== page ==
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who is solely responsible for its content.
This version of Women of Achievement has been taken
from the draft of an unpublished book based on
Irene Stuber's files on women of achievement and herstory.
The full text of this episode of Women of Achievement and Herstory
will be published here in the future.
05-09 TABLE of CONTENTS:
QUOTE by John Ruskin.
Olive Crane, Australian artist and illustrator (b. 05- 09-1895) began sketching and caricaturing as a way of commenting about woman's suffrage while she was earning her her BA in 1917.
From 1917-1921 her work was hung annually in the Society of Artists' exhibitions. In 1920 she was hung with the "male greats" at the Society of Artists' exhibition and one of her works, The Tired Dancer was bought by the National Art Gallery of New South Wales.
In 1922, she went to Europe and England to further her career. She returned to Australia in 1927, married an artist, moved to Milmerran in rural Queensland and exhibited for the last time in 1930.
She gave birth to a daughter in 1932, and a son in 1935 and died in 1936 at age 41.
Crane's life had followed the all too familiar path - a talented woman whose artistic life was ended by marriage - and then her actual life was ended at a young age as a result of childbirth weakened by the hard life of a rural woman.
(Our thanks to Judy Redman, Chaplain, Monash Uni - Gippsland Campus Churchill, Australia, for sending information on Olive Crane.)
05-09 DATES, ANNIVERSARIES, and EVENTS
B. 05-09-1844(3), Belle Boyd at 18 became a famed spy for the Confederacy during the Civil War, stealing weapons, secrets, and helping prisoners to escape. She was arrested several times, once deported to Canada.
She authored a book about her exploits. Following the war she became an actor and lecturer, continuing in that profession until her death in 1900.
She married three times, her last marriage to a man 15 years her junior.
She once shot at a man who was calling on her daughter and refused to marry her.
B. 05-09-1874, Lilian Mary Baylis, British producer and manager who took charge of the faded Old Vic theatre in 1912 and revamped it to make it one of the most renowned sites for the presentation of Shakespearean plays.
In 1931 she did the same thing with the old Sadler's Wells theater, turning a faded hulk it into a glittering opera and ballet center that has become one of the premier ballet centers, now housing the Royal Ballet.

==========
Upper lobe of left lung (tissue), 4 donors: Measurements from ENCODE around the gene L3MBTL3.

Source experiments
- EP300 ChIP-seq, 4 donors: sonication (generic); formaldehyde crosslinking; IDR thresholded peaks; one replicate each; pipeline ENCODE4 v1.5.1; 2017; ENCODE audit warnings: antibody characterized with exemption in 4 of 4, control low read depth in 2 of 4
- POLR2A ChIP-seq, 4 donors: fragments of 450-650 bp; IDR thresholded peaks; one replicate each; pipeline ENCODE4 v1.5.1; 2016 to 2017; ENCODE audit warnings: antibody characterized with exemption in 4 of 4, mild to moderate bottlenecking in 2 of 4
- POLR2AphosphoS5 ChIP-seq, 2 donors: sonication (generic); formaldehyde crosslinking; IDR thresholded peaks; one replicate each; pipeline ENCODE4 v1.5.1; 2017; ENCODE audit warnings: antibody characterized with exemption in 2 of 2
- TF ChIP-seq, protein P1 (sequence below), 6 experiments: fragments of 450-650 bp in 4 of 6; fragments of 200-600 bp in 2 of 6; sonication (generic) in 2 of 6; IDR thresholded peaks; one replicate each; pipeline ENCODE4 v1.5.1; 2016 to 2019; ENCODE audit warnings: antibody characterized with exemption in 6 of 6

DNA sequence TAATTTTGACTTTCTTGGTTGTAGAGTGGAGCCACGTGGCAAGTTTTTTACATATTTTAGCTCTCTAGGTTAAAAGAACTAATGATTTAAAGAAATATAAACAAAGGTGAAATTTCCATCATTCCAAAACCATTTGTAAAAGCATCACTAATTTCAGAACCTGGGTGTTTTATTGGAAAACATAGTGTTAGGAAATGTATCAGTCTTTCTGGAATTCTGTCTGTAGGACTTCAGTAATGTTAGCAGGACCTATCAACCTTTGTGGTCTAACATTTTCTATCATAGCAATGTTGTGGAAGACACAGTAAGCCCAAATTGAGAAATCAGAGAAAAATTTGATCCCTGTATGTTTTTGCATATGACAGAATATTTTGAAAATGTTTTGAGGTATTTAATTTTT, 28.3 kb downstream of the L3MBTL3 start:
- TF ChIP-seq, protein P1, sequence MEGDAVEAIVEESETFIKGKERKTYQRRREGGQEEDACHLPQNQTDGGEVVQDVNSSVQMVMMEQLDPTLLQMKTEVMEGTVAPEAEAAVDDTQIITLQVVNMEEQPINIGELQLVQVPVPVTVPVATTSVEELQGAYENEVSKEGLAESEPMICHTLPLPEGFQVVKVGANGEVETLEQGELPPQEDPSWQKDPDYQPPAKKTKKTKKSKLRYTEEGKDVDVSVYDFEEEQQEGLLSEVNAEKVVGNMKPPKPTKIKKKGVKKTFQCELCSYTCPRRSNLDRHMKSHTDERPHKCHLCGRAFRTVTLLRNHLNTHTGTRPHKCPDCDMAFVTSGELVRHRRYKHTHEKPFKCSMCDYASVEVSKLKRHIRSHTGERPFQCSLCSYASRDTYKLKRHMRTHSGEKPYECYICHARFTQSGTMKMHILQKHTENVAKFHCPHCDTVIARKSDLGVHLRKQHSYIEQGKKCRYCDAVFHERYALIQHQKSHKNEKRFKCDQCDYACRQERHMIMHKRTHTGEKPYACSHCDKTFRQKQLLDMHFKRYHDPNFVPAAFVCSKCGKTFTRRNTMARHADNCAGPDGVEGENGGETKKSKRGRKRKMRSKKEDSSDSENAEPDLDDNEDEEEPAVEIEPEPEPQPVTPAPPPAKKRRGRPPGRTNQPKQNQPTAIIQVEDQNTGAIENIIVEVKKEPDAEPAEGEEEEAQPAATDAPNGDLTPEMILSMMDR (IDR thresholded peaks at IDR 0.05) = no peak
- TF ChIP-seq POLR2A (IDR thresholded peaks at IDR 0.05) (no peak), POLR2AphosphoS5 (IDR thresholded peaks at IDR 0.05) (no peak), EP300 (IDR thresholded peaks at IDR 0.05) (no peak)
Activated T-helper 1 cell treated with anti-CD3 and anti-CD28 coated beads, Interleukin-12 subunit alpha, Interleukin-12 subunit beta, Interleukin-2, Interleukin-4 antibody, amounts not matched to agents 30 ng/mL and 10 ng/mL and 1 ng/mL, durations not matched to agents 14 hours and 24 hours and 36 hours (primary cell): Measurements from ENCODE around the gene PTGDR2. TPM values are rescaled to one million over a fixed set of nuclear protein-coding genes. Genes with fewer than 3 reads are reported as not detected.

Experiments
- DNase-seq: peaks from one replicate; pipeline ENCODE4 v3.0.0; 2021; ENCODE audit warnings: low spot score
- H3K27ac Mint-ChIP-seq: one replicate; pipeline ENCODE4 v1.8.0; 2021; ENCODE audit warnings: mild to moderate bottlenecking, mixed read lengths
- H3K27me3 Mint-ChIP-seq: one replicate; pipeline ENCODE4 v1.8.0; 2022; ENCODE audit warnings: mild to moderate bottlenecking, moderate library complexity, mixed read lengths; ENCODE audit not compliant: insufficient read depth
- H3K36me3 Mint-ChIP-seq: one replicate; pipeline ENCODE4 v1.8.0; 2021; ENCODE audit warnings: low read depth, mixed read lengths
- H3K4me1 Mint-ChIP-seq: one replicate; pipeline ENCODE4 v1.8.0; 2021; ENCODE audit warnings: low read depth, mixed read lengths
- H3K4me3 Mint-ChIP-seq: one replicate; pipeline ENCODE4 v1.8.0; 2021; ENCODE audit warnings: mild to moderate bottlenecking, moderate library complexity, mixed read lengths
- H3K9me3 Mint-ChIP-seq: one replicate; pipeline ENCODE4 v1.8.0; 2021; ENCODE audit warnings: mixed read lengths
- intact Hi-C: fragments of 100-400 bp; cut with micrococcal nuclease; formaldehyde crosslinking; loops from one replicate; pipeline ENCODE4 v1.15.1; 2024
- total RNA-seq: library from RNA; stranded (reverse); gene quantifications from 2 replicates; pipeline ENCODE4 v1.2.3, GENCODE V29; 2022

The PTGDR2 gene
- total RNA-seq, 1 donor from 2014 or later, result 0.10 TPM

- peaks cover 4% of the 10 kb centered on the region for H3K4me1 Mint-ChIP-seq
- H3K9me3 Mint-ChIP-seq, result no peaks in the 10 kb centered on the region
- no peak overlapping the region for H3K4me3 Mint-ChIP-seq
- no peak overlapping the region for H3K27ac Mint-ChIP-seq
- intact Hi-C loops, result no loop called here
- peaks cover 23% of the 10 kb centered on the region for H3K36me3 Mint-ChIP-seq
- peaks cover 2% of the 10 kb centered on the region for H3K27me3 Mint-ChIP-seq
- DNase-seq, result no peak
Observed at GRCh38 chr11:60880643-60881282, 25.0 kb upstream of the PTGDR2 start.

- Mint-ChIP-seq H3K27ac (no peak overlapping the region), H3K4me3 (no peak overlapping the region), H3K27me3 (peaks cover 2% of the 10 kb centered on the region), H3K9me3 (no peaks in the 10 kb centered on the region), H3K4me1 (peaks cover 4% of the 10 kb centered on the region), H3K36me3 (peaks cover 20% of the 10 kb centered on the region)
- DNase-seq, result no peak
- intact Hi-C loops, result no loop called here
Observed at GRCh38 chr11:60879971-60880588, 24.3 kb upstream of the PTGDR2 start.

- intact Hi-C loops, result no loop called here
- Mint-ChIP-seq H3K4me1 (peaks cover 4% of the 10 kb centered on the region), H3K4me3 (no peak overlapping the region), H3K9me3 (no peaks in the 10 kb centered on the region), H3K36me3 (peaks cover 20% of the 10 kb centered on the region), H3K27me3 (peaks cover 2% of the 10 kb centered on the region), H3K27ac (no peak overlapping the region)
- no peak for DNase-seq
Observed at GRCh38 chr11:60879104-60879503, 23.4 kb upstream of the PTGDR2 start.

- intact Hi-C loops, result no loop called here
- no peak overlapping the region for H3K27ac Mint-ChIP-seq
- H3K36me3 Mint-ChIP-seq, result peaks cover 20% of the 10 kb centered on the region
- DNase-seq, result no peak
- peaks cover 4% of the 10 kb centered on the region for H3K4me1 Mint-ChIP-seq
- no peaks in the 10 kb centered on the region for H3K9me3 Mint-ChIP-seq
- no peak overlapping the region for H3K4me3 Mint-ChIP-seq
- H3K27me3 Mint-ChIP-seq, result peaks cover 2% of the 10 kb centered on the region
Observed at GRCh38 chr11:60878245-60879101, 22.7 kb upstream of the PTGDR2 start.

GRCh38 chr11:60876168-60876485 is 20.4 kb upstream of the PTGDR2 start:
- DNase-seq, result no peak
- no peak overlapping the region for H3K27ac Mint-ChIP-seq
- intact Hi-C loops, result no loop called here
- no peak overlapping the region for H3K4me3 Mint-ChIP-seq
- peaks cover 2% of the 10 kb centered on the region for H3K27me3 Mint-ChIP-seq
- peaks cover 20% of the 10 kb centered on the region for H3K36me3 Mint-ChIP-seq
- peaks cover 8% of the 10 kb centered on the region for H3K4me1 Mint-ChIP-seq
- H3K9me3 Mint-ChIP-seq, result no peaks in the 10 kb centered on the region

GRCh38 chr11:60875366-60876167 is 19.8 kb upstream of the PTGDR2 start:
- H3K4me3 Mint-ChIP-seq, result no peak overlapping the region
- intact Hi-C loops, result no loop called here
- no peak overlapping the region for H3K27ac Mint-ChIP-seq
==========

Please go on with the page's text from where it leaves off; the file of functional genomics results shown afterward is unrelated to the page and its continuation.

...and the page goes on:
B. 05-09-1909, Alice Koller Leopold wrote Connecticut's equal pay and minimum wage bills in 1949, her freshman year in the Connecticut Assembly.
The next year she was elected the Connecticut's secretary of state.
She then served as Director of the Women's Bureau of the U.S. Department of Labor from 1953- 61, and was the Assistant to the Secretary of Labor to aid and develop programs for women. She was a strong advocate of the Equal Rights Amendment.
The mother of two, she had created her own toy company before entering public life.
B. 05-09-1921, Mona Van Duyn, U.S. poet laureate for 1992-1993. She'd won the National Book award (1970). In 1990 she was awarded the Pullitzer Prize for Near Changes (1990).
B. 05-09-1936, Glenda Jackson, British actor of remarkable talent, who is at home with comedy as well as deep drama. She won Academy Awards for her work in Women In Love (1970), and A Touch of Class (1974).
Her portrayal of Elizabeth I in the TV series Elizabeth R. was a tour d'force. She won a seat in the British parliament in 1992.
B. 05-09-1946, Murphy Brown, alias Candice Bergen. Her mother Frances Westerman was a fashion model.
CB's movie career had few high spots and was mostly was lackluster.
Most of her life she was known as Charlie McCarthey's sister because her father was the famed ventriloquist Edgar Bergen. However, once she started playing Murphy Brown, she was famous in her own right. As Murphy, CB tackled such controversial subjects and having a baby without marriage and breast cancer.
She has won a number of TV's Emmys. She is a noted photographer and since her retirement from TV lives mainly in France.
QUOTES DU JOUR
"You cannot hammer a girl into anything. She grows as a flower does, - she will wither without sun; she will decay in her sheath as a narcissus will if you do not give her air enough; she may fall and defile her head in dust if you leave her without help at some moments of her life; but you cannot fetter her; she must take her own fair form and way if she take any."
-- English writer John Ruskin, 1865.
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